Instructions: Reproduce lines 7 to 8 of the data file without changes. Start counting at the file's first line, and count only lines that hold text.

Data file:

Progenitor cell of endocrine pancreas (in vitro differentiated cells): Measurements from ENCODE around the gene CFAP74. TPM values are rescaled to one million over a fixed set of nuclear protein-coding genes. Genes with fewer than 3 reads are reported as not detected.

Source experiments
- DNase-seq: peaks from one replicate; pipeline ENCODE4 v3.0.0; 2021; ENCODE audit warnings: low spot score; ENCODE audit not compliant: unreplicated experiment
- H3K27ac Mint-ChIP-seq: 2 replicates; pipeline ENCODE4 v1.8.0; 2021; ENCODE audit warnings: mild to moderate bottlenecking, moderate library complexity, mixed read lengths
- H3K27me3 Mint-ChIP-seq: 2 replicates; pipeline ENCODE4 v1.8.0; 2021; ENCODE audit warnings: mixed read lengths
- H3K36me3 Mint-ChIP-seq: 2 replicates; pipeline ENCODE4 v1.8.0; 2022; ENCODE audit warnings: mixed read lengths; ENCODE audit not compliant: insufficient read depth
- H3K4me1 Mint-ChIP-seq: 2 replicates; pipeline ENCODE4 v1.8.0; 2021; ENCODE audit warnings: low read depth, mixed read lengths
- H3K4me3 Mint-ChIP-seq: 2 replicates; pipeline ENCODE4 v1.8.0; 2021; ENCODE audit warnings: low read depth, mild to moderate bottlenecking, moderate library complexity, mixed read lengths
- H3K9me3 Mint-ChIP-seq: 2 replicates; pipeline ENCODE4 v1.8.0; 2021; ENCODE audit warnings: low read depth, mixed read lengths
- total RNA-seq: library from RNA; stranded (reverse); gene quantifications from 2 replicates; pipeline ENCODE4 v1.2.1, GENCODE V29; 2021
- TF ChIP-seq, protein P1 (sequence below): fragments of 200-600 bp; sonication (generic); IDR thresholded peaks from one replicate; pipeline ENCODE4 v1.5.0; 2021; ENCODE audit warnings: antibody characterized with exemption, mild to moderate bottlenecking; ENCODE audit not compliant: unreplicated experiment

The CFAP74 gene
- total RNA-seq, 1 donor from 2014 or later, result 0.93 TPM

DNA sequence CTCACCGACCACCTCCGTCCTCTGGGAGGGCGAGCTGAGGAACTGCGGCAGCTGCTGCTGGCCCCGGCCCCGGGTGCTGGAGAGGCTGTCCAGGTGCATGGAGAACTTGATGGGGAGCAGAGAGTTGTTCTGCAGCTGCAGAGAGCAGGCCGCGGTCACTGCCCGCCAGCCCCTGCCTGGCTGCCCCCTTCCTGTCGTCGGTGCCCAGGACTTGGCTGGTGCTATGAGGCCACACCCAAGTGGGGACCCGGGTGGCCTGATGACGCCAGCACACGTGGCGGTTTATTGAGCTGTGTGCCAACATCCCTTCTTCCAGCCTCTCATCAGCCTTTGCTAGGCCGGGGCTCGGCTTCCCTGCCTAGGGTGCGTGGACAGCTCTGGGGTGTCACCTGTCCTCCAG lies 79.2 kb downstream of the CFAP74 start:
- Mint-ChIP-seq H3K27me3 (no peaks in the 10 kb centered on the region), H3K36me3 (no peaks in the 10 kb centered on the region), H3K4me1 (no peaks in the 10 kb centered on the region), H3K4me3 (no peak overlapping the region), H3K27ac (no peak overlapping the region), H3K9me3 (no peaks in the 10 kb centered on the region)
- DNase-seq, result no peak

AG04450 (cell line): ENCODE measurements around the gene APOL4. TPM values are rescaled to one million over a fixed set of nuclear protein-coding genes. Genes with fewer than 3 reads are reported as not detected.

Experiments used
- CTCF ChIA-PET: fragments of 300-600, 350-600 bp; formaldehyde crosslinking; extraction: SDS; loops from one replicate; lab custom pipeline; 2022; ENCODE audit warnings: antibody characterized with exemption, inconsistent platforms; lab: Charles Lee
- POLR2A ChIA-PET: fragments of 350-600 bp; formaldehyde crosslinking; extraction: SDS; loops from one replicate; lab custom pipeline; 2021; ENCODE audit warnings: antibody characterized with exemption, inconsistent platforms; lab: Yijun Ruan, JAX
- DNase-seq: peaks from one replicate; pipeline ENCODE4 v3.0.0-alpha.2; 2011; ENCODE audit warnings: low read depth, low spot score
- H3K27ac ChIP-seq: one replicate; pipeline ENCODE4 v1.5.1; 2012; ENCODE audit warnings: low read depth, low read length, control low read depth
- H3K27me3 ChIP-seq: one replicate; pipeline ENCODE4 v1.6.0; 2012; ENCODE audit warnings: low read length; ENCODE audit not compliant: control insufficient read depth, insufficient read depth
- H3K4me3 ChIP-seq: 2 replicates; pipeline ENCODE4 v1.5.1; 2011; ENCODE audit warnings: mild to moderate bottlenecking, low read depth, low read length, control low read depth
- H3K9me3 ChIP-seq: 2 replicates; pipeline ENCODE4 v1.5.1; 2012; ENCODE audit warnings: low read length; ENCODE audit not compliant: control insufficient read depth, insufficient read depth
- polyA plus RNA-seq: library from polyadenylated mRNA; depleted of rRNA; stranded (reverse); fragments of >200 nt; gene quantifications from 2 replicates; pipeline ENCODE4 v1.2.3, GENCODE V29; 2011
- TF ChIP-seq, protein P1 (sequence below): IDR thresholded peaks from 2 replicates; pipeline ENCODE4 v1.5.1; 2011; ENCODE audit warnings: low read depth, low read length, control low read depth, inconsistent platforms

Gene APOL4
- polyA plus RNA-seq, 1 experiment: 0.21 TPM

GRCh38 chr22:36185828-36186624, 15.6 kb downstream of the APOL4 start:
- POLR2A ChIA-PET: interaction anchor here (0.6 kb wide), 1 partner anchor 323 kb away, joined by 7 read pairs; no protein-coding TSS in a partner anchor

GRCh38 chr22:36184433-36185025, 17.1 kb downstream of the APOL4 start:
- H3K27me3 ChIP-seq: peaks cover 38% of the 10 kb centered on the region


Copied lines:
- H3K4me1 Mint-ChIP-seq: 2 replicates; pipeline ENCODE4 v1.8.0; 2021; ENCODE audit warnings: low read depth, mixed read lengths
- H3K4me3 Mint-ChIP-seq: 2 replicates; pipeline ENCODE4 v1.8.0; 2021; ENCODE audit warnings: low read depth, mild to moderate bottlenecking, moderate library complexity, mixed read lengths